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Suppose $g$ is a total computable injective function and $f$ is a total computable function satisfying $$g(x)<f(x)$$ for all sufficiently large $x$. Then we have $ran(f)\le_Tran(g)$; basically, elements enter $ran(f)$ only when "permitted" to do so by $g$, and the injectivity of $g$ prevents this from happening unexpectedly.

It just occurred to me that I don't know if an appropriately-formulated converse is true. Suppose $g$ is a total computable injective function with noncomputable range, and $X$ is a noncomputable c.e. set with $X\le_Tran(g)$. Is there a total computable $f$ outputting canonical codes for finite sets with $\bigcup_{n\in\omega}f(n)=X$ and $g(x)<\min(f(x))$ for all sufficiently large $x$? What if we simply require $\bigcup_{n\in\omega}f(n)\equiv_TX$? After looking for a positive proof for a while, I'm starting to suspect that the answer is in fact negative; however, the construction of a counterexample $g, X$ seems a bit difficult.

(I suspect the answer to this question is in Soare's old book somewhere, but I don't have my copy at hand right now.)

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  • $\begingroup$ I think you meant to write $g(x) < f(x)$ in the first sentence of your post (rather than $f(x) < g(x)$). $\endgroup$ May 9 at 5:40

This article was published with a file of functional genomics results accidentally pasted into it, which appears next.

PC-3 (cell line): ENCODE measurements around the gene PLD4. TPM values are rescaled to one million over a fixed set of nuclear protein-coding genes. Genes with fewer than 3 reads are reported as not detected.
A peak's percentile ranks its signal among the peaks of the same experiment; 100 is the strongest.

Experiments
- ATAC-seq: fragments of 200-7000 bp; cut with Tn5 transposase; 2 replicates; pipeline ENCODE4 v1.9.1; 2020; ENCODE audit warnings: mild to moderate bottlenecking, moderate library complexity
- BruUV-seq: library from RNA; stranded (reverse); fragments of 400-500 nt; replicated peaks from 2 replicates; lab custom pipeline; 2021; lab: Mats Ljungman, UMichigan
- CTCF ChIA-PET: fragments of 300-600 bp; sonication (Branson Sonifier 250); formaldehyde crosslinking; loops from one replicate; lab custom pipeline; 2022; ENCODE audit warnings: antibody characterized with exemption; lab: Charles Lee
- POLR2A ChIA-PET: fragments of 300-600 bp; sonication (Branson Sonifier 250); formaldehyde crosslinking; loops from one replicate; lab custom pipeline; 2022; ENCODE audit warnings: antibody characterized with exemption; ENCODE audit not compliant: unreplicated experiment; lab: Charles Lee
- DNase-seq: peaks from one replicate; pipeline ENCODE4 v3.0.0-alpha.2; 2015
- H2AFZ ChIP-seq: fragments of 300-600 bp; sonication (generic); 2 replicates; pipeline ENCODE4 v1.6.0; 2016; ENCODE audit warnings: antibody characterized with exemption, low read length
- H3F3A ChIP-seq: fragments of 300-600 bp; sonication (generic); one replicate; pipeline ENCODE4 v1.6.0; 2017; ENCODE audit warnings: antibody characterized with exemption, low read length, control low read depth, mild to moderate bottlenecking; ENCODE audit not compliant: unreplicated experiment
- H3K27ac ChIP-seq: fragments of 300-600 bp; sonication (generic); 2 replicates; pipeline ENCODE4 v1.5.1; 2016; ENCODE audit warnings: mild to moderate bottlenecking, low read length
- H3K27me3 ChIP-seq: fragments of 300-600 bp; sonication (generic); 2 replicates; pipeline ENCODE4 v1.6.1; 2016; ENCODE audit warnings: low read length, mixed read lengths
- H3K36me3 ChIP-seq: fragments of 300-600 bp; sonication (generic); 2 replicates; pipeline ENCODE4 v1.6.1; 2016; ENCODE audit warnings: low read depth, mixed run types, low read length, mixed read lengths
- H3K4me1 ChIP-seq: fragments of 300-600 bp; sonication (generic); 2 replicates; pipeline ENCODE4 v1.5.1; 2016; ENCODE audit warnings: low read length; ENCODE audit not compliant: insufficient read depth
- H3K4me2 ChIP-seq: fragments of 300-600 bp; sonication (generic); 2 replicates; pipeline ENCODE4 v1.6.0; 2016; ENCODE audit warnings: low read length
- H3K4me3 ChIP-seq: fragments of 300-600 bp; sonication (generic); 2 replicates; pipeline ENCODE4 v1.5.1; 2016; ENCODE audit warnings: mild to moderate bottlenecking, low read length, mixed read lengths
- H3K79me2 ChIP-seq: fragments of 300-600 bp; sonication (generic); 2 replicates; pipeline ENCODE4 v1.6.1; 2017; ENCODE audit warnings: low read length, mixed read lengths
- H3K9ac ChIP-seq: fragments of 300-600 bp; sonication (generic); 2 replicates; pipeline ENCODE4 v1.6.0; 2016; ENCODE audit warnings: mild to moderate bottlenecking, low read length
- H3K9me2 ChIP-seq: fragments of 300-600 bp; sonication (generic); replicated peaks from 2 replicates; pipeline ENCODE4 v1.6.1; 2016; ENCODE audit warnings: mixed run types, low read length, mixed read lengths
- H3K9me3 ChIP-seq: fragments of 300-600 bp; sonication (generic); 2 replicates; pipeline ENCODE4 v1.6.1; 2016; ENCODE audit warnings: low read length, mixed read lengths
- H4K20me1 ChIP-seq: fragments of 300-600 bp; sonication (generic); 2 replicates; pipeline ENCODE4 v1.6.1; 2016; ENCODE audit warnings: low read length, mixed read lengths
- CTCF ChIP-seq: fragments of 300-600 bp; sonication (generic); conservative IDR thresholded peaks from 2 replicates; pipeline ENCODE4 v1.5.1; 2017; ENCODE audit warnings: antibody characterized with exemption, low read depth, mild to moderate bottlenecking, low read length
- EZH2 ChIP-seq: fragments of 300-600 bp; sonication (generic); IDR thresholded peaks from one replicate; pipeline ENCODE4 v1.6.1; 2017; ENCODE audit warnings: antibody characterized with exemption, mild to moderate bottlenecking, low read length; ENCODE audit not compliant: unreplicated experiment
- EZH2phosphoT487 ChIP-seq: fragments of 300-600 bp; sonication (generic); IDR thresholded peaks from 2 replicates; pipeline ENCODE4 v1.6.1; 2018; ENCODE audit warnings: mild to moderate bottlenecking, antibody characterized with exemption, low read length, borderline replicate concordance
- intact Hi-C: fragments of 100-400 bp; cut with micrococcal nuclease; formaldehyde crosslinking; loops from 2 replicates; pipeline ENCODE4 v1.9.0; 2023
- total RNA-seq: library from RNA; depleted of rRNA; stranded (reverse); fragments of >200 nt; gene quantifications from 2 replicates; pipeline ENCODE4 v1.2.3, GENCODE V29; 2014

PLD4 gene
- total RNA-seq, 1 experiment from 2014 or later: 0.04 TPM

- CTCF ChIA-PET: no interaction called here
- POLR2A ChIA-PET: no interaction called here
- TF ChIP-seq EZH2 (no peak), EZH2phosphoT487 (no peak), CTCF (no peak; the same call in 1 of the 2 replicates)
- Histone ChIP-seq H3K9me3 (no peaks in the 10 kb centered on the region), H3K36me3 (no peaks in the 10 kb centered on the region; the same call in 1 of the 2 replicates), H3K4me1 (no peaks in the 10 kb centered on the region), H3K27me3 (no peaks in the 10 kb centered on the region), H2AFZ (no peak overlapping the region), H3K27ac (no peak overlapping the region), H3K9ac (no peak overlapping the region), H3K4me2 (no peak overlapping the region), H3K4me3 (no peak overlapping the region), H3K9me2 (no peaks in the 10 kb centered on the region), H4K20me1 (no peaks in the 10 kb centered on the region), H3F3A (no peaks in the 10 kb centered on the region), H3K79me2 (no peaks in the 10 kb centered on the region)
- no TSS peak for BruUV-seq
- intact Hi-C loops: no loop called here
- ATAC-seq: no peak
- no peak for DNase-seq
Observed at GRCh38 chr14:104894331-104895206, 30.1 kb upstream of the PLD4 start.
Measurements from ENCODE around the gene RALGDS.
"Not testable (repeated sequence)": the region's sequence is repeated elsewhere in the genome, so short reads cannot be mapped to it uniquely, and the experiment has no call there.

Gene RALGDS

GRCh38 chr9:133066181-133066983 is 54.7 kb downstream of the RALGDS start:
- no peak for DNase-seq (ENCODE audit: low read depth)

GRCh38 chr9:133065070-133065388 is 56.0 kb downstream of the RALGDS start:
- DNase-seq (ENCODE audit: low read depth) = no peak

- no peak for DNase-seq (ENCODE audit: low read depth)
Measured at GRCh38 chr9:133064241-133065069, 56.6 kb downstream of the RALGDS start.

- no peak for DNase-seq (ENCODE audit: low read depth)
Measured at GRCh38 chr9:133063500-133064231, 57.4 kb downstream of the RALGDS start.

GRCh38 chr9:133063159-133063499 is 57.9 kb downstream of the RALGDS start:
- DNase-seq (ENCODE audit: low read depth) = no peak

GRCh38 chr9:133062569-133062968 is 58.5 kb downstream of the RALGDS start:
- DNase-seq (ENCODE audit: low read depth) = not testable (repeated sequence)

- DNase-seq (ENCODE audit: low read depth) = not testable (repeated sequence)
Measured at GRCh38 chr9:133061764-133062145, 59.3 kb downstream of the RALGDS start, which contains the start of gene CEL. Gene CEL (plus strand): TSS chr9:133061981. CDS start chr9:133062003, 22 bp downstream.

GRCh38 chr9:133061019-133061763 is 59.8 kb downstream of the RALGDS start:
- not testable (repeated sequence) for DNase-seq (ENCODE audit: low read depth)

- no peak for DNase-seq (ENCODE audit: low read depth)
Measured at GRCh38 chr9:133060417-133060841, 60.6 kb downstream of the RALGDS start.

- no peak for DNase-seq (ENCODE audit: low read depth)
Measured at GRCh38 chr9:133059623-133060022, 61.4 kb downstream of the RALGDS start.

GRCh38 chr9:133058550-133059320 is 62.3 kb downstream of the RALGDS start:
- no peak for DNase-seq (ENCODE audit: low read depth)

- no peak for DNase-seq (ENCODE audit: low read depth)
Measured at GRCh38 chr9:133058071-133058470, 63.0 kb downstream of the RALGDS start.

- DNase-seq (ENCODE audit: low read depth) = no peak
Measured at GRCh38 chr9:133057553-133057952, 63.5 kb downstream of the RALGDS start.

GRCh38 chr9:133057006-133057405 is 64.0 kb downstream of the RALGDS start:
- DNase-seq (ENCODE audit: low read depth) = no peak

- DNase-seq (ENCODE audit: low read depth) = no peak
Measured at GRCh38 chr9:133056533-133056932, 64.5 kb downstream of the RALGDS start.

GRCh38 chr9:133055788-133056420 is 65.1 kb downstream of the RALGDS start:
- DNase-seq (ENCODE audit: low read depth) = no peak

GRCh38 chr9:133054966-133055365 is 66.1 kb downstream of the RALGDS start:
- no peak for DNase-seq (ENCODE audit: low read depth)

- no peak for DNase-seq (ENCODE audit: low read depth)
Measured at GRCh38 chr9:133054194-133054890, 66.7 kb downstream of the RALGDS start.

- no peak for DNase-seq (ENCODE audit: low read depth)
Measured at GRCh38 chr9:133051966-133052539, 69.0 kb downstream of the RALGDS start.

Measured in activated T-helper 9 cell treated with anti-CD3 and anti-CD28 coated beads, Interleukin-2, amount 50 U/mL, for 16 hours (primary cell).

• $\begingroup$ Also I think that once you make this correction, at least one of your questions has a fairly obvious answer: if $X$ is much denser than $\text{range}(g)$ then it is not possible to enumerate $X$ with a function $f$ such that $f(x) > g(x)$ for all $x$. $\endgroup$ May 9 at 5:44
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    $\begingroup$ @PatrickLutz Ah, sorry - quite right on both counts! I meant to allow $f$ to enumerate finitely many elements at once (via a canonical code for a finite set). Fixed! $\endgroup$ May 9 at 5:49
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    $\begingroup$ Sometimes it's easier to ask for forgiveness than to wait for permission. Does that help? $\endgroup$
    – Asaf Karagila
    May 9 at 8:13

2 Answers 2

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No, there is a counterexample. The idea is that the use of the computation $X \le_T ran(g)$ can be much worse than identity, and since we only care about the reduction in one direction, we can drive that use up very large. In contrast, a function $f$ trying to maintain $X \equiv_T ran(f)$ can't freely increase the use on one side without making changes on the other.

We are building $g$ and $X$, and a basic module must diagonalize against a tuple $(f, \Phi, \Psi, k)$, ensuring that if $f$ is total and $g(y) < \min(f(y))$ for all $y > k$, then it's not the case that $\Phi(X) = \bigcup_n f(n)$ and $\Psi(\bigcup_n f(n)) = X$. For ease of notation, let $Z = \bigcup_n f(n)$.